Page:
Giant Katydid

The giant katydid is a beautiful, nocturnal insect that makes a good pet. Closely resembling leaves, it can hide in the leaves and bushes in which it lives when exposed to threats. It is attracted to lights and can be found in its range all year round.

Scientific Classification

  • Class:Insecta
  • Order:Orthoptera
  • Suborder: Ensifera
  • Family:Tettigoniidae
  • Genus:Stilpnochlora
  • Species:S. couloniana

Conservation Status

Not EvaluatedNE

Not Evaluated

Data DeficientDD

Data Deficient

Least ConcernLC

Least Concern

Near ThreatenedNT

Near Threatened

VulnerableVU

Vulnerable

EndangeredEN

Endangered

Critically EndangeredCR

Critically Endangered

Extinct in the wildEW

Extinct in the wild

ExtinctEX

Extinct

Description

The size of the giant katydid is 6-7 cm, and its color is lime to dark green. The eyes are brown, and the leaf-like wings extend far beyond their abdomens.

These insects regularly clean their antennae and legs with their mouthparts. If they feel threatened or are disturbed in any way, they can jump very well, using their strong hind legs to escape danger. It is really an impressive feat considering their large size.

Giant Katydid Picture

Distribution: Florida, southern Georgia, and the Caribbean Islands, including Cuba and the Bahamas.

Habitat: Crowns of deciduous trees.                                        

Do They Bite/Sting: Yes.

Lifespan: Around 6 months.

Predators: Wandering spider.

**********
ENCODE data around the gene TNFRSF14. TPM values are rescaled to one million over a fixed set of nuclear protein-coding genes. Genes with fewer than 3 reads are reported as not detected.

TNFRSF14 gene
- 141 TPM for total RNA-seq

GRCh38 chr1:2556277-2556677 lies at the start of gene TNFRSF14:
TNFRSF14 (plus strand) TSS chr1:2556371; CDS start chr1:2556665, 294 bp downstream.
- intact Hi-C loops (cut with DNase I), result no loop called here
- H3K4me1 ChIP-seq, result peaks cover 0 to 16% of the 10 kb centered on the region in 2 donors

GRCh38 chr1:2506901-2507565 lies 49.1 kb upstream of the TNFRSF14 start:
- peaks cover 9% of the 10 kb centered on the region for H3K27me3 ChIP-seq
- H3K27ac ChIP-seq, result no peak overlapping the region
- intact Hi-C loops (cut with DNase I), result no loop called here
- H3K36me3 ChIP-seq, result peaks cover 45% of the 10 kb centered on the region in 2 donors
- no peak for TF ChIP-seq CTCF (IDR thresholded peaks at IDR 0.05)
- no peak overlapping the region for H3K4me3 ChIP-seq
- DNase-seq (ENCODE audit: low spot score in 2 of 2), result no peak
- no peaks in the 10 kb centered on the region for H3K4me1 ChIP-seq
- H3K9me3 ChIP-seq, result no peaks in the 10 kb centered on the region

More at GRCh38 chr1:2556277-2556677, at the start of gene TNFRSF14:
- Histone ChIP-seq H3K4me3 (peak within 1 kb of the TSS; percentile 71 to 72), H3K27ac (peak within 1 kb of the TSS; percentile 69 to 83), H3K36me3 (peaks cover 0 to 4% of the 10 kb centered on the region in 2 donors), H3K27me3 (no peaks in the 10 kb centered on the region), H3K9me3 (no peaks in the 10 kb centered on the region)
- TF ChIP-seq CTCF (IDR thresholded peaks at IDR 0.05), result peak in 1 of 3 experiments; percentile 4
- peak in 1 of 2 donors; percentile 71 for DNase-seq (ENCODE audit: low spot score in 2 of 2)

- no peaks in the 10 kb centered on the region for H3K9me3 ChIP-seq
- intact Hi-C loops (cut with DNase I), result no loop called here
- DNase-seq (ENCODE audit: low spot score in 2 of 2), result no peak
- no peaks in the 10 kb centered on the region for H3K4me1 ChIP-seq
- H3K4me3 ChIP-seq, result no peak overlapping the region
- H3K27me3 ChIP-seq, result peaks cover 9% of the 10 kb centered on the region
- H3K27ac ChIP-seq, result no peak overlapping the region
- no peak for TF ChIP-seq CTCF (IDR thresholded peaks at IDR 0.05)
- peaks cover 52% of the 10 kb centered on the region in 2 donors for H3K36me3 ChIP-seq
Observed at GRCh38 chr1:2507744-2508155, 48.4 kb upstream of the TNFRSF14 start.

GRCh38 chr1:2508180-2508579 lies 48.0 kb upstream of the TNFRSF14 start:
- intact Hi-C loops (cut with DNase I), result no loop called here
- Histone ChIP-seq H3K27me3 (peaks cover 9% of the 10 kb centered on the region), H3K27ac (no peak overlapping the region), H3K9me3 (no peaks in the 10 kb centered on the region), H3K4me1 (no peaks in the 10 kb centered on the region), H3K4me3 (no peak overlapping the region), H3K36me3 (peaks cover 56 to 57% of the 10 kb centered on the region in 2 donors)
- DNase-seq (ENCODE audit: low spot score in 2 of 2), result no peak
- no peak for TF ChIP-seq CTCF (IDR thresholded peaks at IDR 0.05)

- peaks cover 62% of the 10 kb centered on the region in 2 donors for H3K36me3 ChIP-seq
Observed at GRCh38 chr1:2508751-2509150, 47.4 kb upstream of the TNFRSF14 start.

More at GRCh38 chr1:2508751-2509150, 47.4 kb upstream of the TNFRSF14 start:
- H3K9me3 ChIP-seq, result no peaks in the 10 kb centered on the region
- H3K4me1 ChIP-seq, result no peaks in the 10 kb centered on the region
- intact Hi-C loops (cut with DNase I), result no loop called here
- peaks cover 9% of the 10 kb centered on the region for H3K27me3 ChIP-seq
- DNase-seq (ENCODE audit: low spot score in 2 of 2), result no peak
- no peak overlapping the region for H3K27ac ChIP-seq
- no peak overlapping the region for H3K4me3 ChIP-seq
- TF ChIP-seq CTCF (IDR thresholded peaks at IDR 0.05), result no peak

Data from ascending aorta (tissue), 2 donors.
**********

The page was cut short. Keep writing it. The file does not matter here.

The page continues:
Behavior and Characteristics

Diet

The giant katydid eats leaves of hazel, oak, bramble, apple, hawthorn, rose, butterfly bush, and hypericum.

Life Cycle

1. Egg Stage

Giant Katydid Eggs

The oval eggs are laid in clusters of around 125 on plants and look like shields.

2. Nymph Stage

Very young nymphs have a Morse code-like pattern on their antennae and legs. Their hind legs are very long and bowed. On the other hand, the older nymphs usually have a black hourglass-like mark on their backs. The color of the nymphs is paler green. They jump more often than adults and molt several times before developing wings in the final weeks.

3. Adult Stage

The males are smaller than the females. When startled, the first reaction of the adults is to stay still so that their leaf-like appearance can help them to camouflage. Then they jump or fly away. The males have a song for attracting females that they produce by rubbing their wings against their legs. The sound is not continuous or intense like that of crickets but rather short.

Care Sheet

Enclosure size: A couple of adult giant katydids can be kept in a well-ventilated mesh enclosure of size 30 cm x 30 cm x 30 cm or more.

Stilpnochlora couloniana

Substrate: Potting soil, tiny pebbles, or tissue paper of 2-3 inch thickness.

Temperature: 77-86°F is ideal.

Humidity: It needs high humidity levels of 70-80%. Water should be sprayed every day to keep the substrate moist.

Feeding: It can be fed oak and bramble.

Source

gallery.new-ecopsychology.org, biolib.cz, whatsthatbug.com, artefotografico.com.co

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